On a final note, my medical school applications are in for the Latin America School of Medicine in Cuba, along with a bunch of US schools. I'll be doing interviews throughout the semester and hopefully wind up with a couple of offers to chose from. Meanwhile, I'm dreaming up ideas for what to do with my 8 months between graduation and September should I not end up starting medical school in Mexico or Cuba...

Friday, August 22, 2008

Back home again

Being back home isn't quite so different as I thought it'd be. For one thing, I'm still cooking with fresh garden vegetables: my mom and I just made some amazing bruschetta with some basil and ripe tomatoes from her garden.

And here we are: my mother/cooking mentor and myself just about to dig into our meal.

For another thing, if I get a toothache I can still harvest some toothache medicine (echinacea, or purple coneflower) since my mom has it planted in her wildflower garden.

And yes I have tried it out, a couple of weeks into my stay at Mike's house near Wounded Knee. Allison and I had gathered a bunch of roots, washed them and dried them, and I was curious exactly how it would numb my mouth if I tried chewing on the root. Mike later told me I probably took about four times as much as I should have, so the result was a bit interesting:

The summer comes to a close

6:00 am this morning I arrived in Madison, Wisconsin. That's pretty much exactly 24 hour after I left Lonesome Valley, with the sun just beginning to rise and bathe the rolling hills in warm yellow light. I knew then just how much I'd miss the place.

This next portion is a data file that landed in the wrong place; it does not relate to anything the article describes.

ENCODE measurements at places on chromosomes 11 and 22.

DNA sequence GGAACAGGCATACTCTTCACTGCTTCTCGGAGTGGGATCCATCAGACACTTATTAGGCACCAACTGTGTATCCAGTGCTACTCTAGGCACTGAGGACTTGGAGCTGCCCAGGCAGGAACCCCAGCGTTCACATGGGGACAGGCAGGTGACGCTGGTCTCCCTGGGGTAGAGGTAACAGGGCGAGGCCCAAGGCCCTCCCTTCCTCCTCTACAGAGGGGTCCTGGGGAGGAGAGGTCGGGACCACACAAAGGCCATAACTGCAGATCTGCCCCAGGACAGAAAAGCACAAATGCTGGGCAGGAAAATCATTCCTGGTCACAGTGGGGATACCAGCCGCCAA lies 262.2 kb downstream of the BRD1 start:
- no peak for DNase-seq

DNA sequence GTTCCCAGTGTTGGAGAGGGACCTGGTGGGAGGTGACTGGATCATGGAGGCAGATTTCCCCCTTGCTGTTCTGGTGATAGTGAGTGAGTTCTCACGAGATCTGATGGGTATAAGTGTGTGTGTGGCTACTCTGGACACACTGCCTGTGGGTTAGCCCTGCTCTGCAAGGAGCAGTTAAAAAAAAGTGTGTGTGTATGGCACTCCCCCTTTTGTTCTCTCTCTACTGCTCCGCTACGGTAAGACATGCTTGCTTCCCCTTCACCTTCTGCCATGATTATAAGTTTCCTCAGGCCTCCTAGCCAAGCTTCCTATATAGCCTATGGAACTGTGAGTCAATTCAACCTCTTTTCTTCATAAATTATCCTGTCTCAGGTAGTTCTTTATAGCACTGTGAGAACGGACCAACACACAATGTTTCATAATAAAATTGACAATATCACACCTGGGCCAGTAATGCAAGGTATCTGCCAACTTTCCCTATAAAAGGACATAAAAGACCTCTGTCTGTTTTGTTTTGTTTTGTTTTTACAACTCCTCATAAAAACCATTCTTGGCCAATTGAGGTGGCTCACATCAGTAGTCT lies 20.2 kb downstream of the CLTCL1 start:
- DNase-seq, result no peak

My last weeks on Pine Ridge Reservation were quite amazing; things seem to have a way of coming together at the last minute. Literally on my last day at work, Wednesday, Bob and I were able to meet with some of the administrative leadership at Oglala Lakota College and everyone was very supportive of working to get the college lab certified to run water quality tests for the tribal and federal programs on the reservation. Now the lab staff will be able to move forward, hopefully with the help of some chemistry-inclined MIT students in the future. [Photo is of me wearing a random pair of sunglasses we found while inventorying the lab storeroom].

Things also seemed to fall into a good place with the watershed management project. On two separate days I went out and visited Wounded Knee and Porcupine Creeks with a couple of staff members from the Environmental Protection Program -- we took samples, photos, video, and talked about the various natural and human impacts on the creeks, as well as a fair bit about music and life. One thing that the long driving distances are good for is conversation time. Later, we played with maps and video and sound back at the office in Windows Media Maker (first time I learned Windows had a pretty decent equivalent for iMovie on a mac). All in all I felt like I really did help out with the watershed management plan, mostly by contributing some legwork but also with some ideas for how to move forward on such a large undertaking. It was really rewarding to be working collaboratively with people rather than endlessly pounding away on my computer.

Sunday, August 17, 2008

The marvels of radio and buffalo tongue

Here are two fun stories that happened a few weeks back, but I still think they are worth sharing.

When we first moved in with Norma in Pine Ridge, we wanted to keep listening to Kili radio so we moved a boom box from a bedroom into the kitchen. We plugged everything back in and discovered that it was only working on and off... Some further experimentation revealed that the problem was the antenna -- if one of us was touching it, or even had our hand near it, it worked perfectly. If we took our hand away, it cut out. Check it out in the following video:

I was quite impressed, first that the human body makes such a good antenna, and second by how far the electric field could travel from us to the actual antenna through air.